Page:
Enzymes in Halal Food Production

Authored by: Mian N. Riaz , Munir M. Chaudry

Handbook of Halal Food Production

Print publication date:  September  2018
Online publication date:  September  2018

Print ISBN: 9781498709712
eBook ISBN: 9781315119564
Adobe ISBN:

10.1201/9781315119564-13

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Abstract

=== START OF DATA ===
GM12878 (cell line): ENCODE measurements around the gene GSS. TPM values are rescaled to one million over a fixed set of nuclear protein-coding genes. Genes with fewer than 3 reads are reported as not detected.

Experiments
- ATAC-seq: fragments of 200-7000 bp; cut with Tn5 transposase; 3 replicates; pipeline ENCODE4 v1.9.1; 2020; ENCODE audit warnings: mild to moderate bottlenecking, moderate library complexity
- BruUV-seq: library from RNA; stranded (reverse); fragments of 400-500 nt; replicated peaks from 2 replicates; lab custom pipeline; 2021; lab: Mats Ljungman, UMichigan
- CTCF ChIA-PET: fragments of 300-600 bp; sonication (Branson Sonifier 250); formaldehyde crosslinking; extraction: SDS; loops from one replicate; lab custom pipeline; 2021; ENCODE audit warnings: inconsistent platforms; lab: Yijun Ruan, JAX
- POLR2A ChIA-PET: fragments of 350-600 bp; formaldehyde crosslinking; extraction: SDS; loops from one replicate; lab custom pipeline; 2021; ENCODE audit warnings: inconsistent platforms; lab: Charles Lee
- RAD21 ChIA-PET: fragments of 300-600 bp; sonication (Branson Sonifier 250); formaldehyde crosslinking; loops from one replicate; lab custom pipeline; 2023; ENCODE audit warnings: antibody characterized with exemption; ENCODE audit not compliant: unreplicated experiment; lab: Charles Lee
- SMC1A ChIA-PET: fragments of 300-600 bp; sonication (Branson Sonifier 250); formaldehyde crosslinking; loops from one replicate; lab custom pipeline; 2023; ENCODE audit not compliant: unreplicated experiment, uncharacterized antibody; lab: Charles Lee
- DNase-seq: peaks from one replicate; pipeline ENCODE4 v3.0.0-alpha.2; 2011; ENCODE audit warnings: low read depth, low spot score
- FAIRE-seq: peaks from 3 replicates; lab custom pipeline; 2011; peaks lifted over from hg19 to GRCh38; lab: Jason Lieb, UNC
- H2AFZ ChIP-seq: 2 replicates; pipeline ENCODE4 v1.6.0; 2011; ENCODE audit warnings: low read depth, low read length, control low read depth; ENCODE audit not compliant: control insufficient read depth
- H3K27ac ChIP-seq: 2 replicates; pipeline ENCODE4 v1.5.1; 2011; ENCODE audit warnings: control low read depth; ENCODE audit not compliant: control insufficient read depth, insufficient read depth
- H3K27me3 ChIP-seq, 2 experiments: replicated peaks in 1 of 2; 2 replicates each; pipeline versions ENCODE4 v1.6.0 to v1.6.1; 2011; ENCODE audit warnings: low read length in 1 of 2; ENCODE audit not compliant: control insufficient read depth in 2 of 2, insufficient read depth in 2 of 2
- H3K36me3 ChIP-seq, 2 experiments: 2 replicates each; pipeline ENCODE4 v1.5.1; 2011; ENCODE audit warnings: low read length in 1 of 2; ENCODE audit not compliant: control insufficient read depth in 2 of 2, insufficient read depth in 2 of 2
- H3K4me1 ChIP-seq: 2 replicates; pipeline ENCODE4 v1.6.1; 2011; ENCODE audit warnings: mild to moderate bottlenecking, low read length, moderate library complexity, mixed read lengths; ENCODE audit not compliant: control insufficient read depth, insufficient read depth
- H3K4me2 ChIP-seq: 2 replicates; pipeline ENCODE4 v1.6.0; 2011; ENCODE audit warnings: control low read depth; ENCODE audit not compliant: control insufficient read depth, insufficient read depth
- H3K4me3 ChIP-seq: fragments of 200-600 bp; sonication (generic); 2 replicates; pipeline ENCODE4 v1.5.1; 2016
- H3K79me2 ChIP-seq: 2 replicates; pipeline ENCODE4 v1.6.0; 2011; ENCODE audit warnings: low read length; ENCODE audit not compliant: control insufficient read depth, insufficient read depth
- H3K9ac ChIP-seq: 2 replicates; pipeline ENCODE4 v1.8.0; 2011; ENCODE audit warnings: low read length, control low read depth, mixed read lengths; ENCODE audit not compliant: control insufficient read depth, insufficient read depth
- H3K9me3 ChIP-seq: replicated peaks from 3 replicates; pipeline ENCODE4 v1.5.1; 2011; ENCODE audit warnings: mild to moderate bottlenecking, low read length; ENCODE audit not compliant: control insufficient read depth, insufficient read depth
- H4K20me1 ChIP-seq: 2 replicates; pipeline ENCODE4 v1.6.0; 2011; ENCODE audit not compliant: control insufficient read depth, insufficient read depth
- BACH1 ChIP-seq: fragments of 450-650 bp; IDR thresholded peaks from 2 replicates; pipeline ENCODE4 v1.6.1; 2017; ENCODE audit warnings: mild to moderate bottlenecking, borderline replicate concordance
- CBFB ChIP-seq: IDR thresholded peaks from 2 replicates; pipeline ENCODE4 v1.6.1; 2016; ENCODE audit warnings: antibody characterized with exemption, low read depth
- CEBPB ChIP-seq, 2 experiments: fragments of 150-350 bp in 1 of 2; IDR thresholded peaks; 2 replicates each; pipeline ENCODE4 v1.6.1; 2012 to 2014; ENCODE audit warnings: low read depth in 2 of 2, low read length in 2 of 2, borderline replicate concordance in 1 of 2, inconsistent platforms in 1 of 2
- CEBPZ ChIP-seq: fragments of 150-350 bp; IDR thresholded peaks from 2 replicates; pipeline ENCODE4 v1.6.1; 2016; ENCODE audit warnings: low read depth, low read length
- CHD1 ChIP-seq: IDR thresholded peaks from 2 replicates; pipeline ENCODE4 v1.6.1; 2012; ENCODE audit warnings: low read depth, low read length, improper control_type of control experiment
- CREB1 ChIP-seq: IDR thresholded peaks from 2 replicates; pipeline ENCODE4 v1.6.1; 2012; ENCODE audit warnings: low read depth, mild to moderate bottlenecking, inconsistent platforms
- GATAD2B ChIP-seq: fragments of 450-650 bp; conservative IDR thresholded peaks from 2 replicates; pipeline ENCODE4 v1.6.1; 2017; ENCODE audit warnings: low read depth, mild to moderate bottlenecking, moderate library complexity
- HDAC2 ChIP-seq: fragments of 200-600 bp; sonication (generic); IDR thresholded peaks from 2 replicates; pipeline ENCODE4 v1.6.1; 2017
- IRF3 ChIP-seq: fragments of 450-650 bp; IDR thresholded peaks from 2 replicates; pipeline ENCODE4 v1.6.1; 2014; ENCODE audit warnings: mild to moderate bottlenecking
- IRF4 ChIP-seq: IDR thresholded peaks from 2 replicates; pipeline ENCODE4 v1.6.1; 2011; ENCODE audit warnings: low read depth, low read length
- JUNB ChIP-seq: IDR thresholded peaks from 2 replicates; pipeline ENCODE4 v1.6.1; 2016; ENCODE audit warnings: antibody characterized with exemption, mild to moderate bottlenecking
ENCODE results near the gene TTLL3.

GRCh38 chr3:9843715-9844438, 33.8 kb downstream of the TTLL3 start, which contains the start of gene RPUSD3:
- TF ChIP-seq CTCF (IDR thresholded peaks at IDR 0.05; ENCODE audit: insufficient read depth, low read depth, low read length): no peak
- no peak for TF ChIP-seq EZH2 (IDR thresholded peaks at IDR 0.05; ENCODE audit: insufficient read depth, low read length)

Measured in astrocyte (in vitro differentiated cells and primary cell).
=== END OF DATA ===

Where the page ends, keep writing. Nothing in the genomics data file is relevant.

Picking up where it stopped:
Enzymes play a vital function in the regulation and performance of living cells. They speed up reactions and catalyze specific reactions while producing few unintended by-products. The food industry has taken advantage of these properties to produce enzymes that can reduce food production costs, manufacturing time, and waste production, and improve taste, color, and texture (Birch et al., 2012; Oort, 2009). The advent of bioengineering has enabled the enzyme industry to produce microbial enzymes that are derived initially from animal or vegetable enzymes. Bioengineered enzymes are cheaper to produce and easier to control for purity (Dodge, 2010). The use of microbial enzymes is more compatible with halal food production because it eliminates the use of animal-derived enzymes (Al-Mazeedi et al., 2013; Khattak et al., 2011). However, animal-derived enzymes are still used in the food industry, particularly in the dairy industry. Unless the animal from which the enzymes are derived had been slaughtered halal, these enzymes would be unacceptable.

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